Prospective LDS Outreach in South Sudan
Author: Matt Martinich
Posted: June 19th, 2015
South Sudan is a country in Central Africa inhabited by 11.6 million people. Prominent ethnic groups include the Dinka (35.8%) and Nuer (15.6%). Christians constitute the majority and there are sizable numbers of Muslims and followers of indigenous religions. English is the official language. There are 68 indigenous languages spoken in South Sudan although none of these languages appear to have more than one million speakers. The LDS Church maintained an official branch in South Sudan from late 2009 until early 2015. Although senior missionary couples have been periodically assigned since the organization of the Juba Branch, there have been no young, full-time missionaries stationed in South Sudan despite the government upholding religious freedom, Christians constituting the majority, and abundant English-speaking African missionary manpower within Sub-Saharan Africa.
This case study reviews the Church's history of administrating South Sudan. Opportunities for initiating formal missionary efforts and achieving growth are explored. Challenges for assigning full-time missionaries and reestablishing official congregations are discussed. The growth of other proselytizing Christian groups that operate in South Sudan is summarized. Limitations to this case study are described and prospects for future growth are predicted.
South Sudanese converts have joined the Church for decades in Europe, the United States, and Australia. A Nuer-speaking branch briefly operated in Omaha, Nebraska in the mid-2000s to accommodate small numbers of Latter-day Saint converts from South Sudan. Missionaries have reported successes baptizing South Sudanese and organizing specialized member groups in some nations such as Ethiopia.
The Uganda Kampala Mission investigated reports received in 2008 regarding large gatherings of self-affiliated individuals who desired baptism and an official LDS establishment in their nation. Thousands of prospective members met with the mission president in mid-2008 in the Nyamliell area. Mission leaders distributed church literature to leaders of these unofficial congregations and emphasized that an official Church establishment may take many years due to the lack of an LDS presence in the country at the time. Mission leadership also identified a small group of investigators and converts in Juba where a member group began operating sometime in 2008 or 2009. The Church appeared to officially assign Sudan to the Uganda Kampala Mission in the late 2000s. The mission organized the first official branch, the Juba Branch, in November 2009. Full-time missionaries noted that a member group began operating in 2010 in Akobo.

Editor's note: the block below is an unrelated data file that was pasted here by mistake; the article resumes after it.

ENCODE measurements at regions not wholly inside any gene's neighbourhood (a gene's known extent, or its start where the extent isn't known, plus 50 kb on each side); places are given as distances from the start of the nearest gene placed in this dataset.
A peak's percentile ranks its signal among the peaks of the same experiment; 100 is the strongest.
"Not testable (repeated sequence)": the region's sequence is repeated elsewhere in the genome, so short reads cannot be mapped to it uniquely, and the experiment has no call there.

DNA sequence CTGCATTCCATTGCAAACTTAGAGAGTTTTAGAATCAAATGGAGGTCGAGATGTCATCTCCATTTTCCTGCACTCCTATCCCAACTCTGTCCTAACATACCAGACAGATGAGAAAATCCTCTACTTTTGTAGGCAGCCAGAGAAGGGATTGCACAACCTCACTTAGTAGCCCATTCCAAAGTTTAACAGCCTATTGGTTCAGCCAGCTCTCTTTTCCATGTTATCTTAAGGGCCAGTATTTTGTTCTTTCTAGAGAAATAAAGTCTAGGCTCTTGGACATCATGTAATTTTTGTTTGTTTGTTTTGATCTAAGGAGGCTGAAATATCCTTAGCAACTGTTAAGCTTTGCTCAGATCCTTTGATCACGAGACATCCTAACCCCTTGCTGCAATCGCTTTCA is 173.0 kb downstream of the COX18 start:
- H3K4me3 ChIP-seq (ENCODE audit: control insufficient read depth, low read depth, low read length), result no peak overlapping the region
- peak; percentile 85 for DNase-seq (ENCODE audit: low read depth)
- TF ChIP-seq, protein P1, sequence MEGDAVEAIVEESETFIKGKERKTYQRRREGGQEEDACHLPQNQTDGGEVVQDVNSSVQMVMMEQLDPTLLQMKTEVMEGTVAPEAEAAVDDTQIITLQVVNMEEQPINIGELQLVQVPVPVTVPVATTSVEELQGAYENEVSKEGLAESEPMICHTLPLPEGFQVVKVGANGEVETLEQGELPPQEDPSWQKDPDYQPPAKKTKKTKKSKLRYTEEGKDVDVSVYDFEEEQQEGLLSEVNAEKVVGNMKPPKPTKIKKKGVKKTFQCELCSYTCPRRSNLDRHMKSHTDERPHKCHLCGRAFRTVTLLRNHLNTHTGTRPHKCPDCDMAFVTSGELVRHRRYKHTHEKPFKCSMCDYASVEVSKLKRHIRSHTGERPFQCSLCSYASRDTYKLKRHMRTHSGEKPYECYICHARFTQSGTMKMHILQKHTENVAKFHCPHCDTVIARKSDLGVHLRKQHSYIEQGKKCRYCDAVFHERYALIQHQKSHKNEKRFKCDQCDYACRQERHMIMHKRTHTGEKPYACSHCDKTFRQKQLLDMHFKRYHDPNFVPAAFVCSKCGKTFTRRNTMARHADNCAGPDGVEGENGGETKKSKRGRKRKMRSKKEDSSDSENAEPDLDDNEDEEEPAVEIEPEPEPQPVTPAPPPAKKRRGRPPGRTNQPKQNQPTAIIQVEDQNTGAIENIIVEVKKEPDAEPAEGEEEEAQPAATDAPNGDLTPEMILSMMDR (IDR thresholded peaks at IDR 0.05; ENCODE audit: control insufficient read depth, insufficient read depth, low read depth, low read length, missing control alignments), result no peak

Missionaries serving in the Uganda Kampala Mission noted that the first humanitarian senior couples began serving in Juba in the early 2010s, but these senior missionaries were removed shortly thereafter due to political instability and safety concerns. Although there appeared to be initial plans to assigning young, full-time missionaries shortly after the independence of South Sudan in July 2011, no young, proselytizing full-time missionaries have been assigned due to political instability and safety concerns. The Church called its first two full-time missionaries from the Juba Branch in March 2013.
The outbreak of the South Sudanese civil war in late 2013 has posed additional safety and security concerns for the Church. Many have fled the country due to violence. The Church appeared to discontinue the Juba Branch in early 2015. A member group may continue to operate in Juba under the Uganda Kampala Mission Branch. The Church has classified its presence in South Sudan as sensitive. Although it is not entirely clear why the Church does not publish information on its operations in South Sudan, political instability and security concerns appear responsible.